The Tokyo-developed soccer sequel utilizes Kojima Productions‘ Fox Engine at its core, and is built atop six key pillars. Every aspect of the game has been “totally reworked” and rebuilt “from the ground up,” and has a central theme of “fluidity” based on the constant movement and switching of characters. It promises “a central core that perfectly mimics the skill and awareness” of soccer players in place of previous games’ “dated animation systems and AI elements.”
Pro Evolution Soccer 2014 will also mark the first appearance of the recently-signed Asia Champions League, adding a host of new clubs to the competition. The UEFA Champions League club competition will also appear, and other tournaments will be announced at a later date.
New online elements are also promised, but will be detailed in a followup report.
The game is currently 70 percent complete. Its six pillars are detailed below.
True Ball Tech
For the first time in a football simulation, PES 2014 centres everything on the ball: how it moves, and how players use it. First touch and sublime control are what set certain players apart from others. The ability to not only read a pass, but to be one step ahead and to know what is needed to gain yards on an encroaching defender. TrueBall Tech allows the player to trap or knock on a pass using the analogue stick with detailed barycentric physics determining the weight shift of the player and the height and speed of the pass, as to how the player’s body will automatically shape to receive it.
Thus, the player has total control in determining how their body is angled to receive a pass, whereas previous football titles present the user with scant options. Instead, TrueBall Tech means that it can be chested or nodded past an opponent, flicked into space or to a team mate, while closer dribbling control is a much more personal attribute in the new game.
The PES series has long since treated the ball as an individual entity, allowing the player huge amounts of freedom to pass into space, run on to a knocked-on counter, or produced short triangular passes to make space. TrueBall Tech adds even more freedom, with the player’s movements worked around those of the ball and, unlike any other football title, as opposed to the other way round. Players will be able to truly control the free-moving ball, use its pace or alter its movement to master close control in PES 2014.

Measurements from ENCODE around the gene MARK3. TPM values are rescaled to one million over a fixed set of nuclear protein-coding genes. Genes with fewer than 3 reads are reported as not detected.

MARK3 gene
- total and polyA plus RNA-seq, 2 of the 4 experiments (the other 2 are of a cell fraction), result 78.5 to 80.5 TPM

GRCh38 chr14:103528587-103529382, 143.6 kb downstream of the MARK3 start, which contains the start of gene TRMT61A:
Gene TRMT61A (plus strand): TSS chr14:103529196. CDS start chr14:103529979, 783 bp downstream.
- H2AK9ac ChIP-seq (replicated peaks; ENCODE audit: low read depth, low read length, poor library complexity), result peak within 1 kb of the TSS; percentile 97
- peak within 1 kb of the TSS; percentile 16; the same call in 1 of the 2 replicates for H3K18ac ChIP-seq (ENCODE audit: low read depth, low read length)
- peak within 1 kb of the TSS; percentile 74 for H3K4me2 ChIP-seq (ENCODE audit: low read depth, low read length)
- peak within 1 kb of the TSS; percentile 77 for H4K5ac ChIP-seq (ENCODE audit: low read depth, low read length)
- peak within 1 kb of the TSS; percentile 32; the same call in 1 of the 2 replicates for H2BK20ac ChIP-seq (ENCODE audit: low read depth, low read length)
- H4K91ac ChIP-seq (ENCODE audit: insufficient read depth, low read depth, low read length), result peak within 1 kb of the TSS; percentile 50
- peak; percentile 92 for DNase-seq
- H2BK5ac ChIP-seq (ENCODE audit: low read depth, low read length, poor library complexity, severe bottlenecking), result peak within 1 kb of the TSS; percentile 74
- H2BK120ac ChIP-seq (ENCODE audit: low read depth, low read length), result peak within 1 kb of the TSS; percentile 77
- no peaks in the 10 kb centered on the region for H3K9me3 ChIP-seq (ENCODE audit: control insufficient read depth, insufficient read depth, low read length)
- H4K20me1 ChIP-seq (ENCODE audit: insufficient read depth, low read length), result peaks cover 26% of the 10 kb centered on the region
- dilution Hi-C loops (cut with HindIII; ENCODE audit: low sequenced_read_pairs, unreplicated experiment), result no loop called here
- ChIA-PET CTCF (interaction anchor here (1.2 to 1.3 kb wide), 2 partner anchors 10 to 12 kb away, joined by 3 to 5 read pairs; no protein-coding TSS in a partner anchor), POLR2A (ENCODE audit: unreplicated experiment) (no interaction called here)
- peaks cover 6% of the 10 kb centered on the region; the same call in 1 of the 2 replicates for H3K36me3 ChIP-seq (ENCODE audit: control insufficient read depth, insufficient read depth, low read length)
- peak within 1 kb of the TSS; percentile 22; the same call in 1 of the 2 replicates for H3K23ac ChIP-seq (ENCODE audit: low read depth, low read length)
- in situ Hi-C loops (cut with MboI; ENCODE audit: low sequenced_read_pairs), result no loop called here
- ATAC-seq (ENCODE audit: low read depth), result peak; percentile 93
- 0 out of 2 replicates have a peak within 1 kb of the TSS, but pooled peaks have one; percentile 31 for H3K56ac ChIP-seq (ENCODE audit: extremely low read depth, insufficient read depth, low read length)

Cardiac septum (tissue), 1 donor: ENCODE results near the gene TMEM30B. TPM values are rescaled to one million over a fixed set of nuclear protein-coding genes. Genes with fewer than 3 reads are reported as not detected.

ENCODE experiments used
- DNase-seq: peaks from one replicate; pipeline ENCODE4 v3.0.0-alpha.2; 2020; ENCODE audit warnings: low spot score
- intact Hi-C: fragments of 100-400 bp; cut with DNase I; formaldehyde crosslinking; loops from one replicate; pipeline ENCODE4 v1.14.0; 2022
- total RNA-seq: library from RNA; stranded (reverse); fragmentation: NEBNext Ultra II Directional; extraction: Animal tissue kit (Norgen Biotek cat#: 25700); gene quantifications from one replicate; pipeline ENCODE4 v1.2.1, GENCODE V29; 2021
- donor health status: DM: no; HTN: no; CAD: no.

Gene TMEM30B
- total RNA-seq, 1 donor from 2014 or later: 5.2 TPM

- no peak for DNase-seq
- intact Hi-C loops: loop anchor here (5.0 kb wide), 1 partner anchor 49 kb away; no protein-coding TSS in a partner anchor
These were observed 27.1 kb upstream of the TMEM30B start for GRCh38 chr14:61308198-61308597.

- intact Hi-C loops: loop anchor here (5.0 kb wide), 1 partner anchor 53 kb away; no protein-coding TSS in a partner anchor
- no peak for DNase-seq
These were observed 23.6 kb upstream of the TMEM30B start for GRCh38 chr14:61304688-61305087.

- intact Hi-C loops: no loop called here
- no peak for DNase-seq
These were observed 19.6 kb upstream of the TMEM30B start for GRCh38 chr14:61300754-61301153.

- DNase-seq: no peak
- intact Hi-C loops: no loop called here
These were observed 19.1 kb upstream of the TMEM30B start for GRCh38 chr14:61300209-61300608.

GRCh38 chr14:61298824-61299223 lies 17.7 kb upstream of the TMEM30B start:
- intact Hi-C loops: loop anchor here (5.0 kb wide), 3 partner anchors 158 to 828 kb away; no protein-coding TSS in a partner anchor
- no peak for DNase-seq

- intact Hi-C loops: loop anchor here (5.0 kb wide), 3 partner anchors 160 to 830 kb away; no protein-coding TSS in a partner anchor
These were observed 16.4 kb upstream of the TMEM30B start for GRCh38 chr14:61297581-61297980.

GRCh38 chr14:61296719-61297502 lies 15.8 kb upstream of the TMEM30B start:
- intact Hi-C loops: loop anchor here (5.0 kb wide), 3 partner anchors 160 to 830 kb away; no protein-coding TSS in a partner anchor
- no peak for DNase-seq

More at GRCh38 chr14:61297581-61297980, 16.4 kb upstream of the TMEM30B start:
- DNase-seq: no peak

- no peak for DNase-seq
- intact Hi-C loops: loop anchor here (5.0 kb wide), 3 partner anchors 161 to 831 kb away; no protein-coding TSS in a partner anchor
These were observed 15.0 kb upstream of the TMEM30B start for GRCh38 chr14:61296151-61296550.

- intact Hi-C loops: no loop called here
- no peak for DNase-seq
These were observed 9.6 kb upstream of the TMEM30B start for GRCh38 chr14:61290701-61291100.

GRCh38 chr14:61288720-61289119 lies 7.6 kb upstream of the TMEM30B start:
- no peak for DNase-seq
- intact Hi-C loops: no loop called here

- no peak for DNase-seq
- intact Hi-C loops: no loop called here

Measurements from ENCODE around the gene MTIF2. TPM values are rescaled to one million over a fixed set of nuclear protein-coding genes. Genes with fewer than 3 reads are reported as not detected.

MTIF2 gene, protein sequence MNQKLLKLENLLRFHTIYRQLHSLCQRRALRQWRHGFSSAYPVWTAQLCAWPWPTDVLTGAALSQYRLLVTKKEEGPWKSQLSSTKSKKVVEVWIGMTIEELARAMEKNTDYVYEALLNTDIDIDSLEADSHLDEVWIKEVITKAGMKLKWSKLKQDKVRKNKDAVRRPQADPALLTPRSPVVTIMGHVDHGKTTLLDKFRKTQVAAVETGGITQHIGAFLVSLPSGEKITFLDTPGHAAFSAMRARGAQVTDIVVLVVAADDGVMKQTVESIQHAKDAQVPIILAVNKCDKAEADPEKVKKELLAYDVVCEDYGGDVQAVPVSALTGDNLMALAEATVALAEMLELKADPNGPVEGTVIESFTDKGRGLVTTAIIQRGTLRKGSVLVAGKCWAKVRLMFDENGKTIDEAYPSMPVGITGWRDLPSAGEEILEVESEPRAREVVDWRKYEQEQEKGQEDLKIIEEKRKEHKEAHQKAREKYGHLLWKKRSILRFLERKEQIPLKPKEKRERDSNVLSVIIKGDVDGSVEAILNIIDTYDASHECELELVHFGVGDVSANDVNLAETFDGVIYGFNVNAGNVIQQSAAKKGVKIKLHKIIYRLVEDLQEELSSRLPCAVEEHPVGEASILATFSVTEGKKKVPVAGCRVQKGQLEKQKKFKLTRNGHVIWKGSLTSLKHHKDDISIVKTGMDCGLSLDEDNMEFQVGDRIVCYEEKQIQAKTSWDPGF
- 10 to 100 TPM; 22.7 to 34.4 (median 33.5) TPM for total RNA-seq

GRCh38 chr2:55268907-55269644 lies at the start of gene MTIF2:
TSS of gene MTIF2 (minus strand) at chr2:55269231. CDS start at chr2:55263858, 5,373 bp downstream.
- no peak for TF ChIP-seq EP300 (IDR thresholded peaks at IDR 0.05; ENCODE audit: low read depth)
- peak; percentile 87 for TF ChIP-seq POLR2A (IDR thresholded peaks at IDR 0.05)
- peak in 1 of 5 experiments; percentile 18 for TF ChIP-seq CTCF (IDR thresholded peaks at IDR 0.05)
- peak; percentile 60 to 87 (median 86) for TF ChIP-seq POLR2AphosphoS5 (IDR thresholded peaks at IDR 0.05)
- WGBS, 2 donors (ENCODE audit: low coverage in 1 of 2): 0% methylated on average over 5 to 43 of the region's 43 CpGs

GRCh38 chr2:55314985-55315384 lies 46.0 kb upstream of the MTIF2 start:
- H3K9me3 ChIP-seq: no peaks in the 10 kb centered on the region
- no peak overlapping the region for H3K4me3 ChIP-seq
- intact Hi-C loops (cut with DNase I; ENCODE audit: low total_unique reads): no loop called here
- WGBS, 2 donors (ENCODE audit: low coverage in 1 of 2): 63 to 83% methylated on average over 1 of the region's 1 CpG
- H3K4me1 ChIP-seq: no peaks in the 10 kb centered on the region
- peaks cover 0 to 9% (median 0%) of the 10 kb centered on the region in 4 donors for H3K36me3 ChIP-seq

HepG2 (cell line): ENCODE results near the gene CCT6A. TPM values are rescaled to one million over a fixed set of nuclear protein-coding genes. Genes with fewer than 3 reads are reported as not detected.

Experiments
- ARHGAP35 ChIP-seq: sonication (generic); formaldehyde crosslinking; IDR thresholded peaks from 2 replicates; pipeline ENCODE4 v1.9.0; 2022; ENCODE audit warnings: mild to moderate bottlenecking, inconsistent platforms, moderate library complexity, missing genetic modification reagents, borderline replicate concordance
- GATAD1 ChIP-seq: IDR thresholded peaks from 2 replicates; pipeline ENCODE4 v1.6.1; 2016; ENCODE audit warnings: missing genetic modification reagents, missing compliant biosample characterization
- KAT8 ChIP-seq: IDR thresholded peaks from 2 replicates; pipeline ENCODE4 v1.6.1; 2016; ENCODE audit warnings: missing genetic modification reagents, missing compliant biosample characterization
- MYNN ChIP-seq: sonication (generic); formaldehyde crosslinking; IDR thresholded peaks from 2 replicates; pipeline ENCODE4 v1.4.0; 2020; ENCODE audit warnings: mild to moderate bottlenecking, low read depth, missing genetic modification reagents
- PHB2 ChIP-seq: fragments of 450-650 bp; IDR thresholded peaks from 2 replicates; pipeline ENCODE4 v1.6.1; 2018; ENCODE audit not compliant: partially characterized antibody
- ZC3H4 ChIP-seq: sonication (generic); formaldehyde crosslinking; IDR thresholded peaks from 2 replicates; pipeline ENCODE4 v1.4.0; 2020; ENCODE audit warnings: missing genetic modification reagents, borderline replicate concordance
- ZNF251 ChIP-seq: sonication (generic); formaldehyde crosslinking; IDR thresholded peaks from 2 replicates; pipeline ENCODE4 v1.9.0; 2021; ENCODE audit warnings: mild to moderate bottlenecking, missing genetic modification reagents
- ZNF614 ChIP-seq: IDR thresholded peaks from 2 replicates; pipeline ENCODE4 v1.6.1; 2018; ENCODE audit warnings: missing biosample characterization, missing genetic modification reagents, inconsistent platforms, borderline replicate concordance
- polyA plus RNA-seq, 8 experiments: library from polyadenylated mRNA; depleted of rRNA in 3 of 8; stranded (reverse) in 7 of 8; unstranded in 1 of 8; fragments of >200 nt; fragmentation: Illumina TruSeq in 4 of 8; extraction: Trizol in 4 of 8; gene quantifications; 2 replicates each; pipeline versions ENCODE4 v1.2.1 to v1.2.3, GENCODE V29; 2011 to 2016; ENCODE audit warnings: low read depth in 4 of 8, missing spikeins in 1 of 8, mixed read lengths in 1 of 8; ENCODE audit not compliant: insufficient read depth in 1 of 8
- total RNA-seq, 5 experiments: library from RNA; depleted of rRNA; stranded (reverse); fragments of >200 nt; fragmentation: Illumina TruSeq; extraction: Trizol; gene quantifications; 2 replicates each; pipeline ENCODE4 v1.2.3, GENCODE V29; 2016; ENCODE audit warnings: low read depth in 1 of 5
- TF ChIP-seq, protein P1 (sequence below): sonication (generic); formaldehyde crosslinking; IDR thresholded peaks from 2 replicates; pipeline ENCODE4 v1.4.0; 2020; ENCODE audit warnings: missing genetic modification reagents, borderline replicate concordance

The result is a game that offers full 360-degree, two-footed control within several yards around the player. In addition to steering the ball with subtle movements, there is the ability to shield the ball from opposing players, use deft controls to wrong-foot them, and intuitive methods to master close control.
Motion Animation Stability System (M.A.S.S.)
The physical combat between players is a vital part of any match, and the new M.A.S.S. component simulates the bodily contact between multiple players within bespoke animations that segue seamlessly into each other. Rather than a series of preset animations that occur under specific circumstances, M.A.S.S. acts instantly to any situation, with the reaction of a fouled player entirely dependent on the direction and force with which they are tackled. Dependent on factors such as their size and power, players will stumble but instantly recover if clipped, barge others off the ball, and use their stature to block players from possession. Similarly, PES 2014 now has more styles of tackle, as opposed to basic foot in or sliding types.
Tackling also becomes more integral to PES 2014’s quest for realism, with clashes of players utilizing the TrueBall physics to ensure the ball reacts as it would in a real game. As players fight for a 50-50 ball, their result challenge will see the ball bobbling into space, or emerging at the feet of the triumphant player.